Latest Drugwonks' Blog
Well, not really. But I did enjoy my 12 minute live segment on last night’s NewsHour with Jim Lehrer. Ray Suarez interviewed me and Dr. Alistair Wood on the future of the FDA. We talked about Andy von Eschenbach and Critical Path, and personalized medicine, and the fact that if we want the FDA to do more we need to make sure the agency is properly funded. And, yes, we also touched on Plan B.
Here’s a link to the audio archive: http://www.pbs.org/newshour/newshour_index.html
And here’s the video clip (“FDA Under Fire”): http://www.pbs.org/newshour/video/
Interesting article by Anna Mathews in today’s edition of the Wall Street Journal on how the FDA approaches the regulation of prescription drug product names.
Here’s a sample …
“The FDA’s scrutiny, an odd corner of the federal bureaucracy where language meets safety, is a growing problem for drug companies. They spend as much as $1 million per product making up, checking and registering words like Lipitor, Prozac and Zyprexa. In the 2004 fiscal year, the agency’s name-safety reviewers turned down 123, or 36%, of the proposed names they received. That was up from 90, or 29%, the year before, and 86, or 31%, in 2002. The rejection rate now may be even higher. The FDA recently toughened its procedure by requiring that possible names be checked against overseas brands because of concerns about U.S. drugs that have names identical to some used abroad, but very different uses.”
“To find out whether a drug works, a manufacturer runs studies, with the guidance of the FDA. The agency then decides whether the product merits approval. With a proposed name, the agency does its own internal tests to see whether the name is likely to be confused with that of an existing drug. The tests involve writing the names on mock prescriptions to check how they would look in real-world conditions, conducting Web searches and using a proprietary software program that the agency has never released.”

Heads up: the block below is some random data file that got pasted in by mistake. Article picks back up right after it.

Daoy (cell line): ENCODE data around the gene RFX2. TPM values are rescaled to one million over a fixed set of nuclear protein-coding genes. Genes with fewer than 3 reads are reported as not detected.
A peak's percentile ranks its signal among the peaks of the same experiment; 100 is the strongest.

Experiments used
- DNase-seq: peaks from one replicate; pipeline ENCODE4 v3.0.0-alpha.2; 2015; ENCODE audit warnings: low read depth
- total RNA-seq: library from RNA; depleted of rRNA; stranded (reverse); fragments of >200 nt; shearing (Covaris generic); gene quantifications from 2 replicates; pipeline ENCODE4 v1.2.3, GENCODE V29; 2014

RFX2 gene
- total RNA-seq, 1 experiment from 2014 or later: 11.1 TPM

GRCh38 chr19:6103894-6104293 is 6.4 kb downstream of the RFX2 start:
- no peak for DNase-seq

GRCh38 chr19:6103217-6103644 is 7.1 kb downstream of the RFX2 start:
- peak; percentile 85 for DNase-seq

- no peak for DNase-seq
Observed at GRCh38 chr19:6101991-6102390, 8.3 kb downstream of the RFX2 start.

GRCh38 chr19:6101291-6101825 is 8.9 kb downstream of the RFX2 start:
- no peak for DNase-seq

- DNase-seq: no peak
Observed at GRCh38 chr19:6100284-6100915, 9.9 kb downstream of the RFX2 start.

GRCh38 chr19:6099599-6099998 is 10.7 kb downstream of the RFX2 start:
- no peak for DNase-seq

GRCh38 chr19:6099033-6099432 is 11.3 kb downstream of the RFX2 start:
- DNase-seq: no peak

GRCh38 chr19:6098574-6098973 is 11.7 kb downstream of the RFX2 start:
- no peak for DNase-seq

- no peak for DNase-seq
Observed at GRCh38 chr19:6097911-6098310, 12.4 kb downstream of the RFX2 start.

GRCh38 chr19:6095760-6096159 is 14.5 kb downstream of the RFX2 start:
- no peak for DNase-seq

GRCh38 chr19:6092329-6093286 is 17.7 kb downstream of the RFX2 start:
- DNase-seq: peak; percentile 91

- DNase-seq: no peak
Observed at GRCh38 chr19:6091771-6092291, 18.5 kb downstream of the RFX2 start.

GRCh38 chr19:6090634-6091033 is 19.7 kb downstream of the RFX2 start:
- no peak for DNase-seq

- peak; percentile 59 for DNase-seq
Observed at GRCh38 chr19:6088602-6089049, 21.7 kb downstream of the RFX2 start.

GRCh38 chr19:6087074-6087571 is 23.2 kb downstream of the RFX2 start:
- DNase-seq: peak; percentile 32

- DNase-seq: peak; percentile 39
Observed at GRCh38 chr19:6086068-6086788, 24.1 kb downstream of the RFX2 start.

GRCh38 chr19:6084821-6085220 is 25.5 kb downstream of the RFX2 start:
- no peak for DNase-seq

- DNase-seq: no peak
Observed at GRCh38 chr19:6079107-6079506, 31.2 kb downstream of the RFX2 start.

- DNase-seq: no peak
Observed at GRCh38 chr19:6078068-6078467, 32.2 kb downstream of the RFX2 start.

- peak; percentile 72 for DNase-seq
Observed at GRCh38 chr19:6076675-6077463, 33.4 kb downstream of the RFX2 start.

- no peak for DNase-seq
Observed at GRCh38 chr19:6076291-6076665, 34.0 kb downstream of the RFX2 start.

The full story (and it is worth reading) can be found at: http://online.wsj.com/article/SB114255589999700763.html
Here’s a link the the FDA’s Critical Path Opportunities Report.
Yesterday I spent a lot of time talking to reporters about why I believe Andy von Eschenbach will make a terrific FDA Commissioner. Today all the news is about Plan B. And while that’s certainly relevant, what about some background on AvE? Isn’t that important information for the public to know? Doesn’t the media have a responsibility to report it?
Guess not. Too bad. We will.
It’s official. President Bush nominates Andy.
It’s news today — even though DrugWonks reported it last week.
But whatever — it’s the right choice.
Bob Goldberg calls it like he sees it …
Last week, according to Fox News, South Carolina Senator Lindsay Graham urged GOP activists to make sure the party returns to its roots before Election Day. “We’re not going to win by being Democrats,” he said “Conservatism sells.”
Does being a conservative include voting to place the pharmaceutical and biotechnology industry under the the same government controls that exist in Canada and the United Kingdom? The same controls that have destroyed innovation and delayed access to new medicines in Germany? How does Graham’s flirtation with command and control health care square with his desire to ensure the party returns to its roots? Or does he mean pushing conservative principles six feet under?
Bob Goldberg has his mind in the toilet as well …
The last time I checked Costco did not control 60 percent of the toilet paper market and therefore did not, as a matter of course tell people to use the Kirkland (that’s the Costco house brand for you outsiders) before stepping up to the Charmin two-ply plush. And by the way, if you don’t like Costco’s limited selection of items for each type of good, you can go to Walmart or Target or Kohl’s or any number of department stores, etc.
This is not about price. This is all about choice and value. And the fact is there is not one example, not one, of a government system “negotiating” drug prices where access to medicines are not delayed or denied and where the total cost of treating disease does not balloon as a result and where people do not die waiting for important drugs. THEY are the ones making this about saving money. Let’s make this a battle about saving lives now and in the future.
According to a story running on the AP wire today, “Spending on brand advertising is flat while disease awareness campaigns are flourishing. The look of the ads are more straightforward; doctors bluntly describing products is becoming de rigueur.”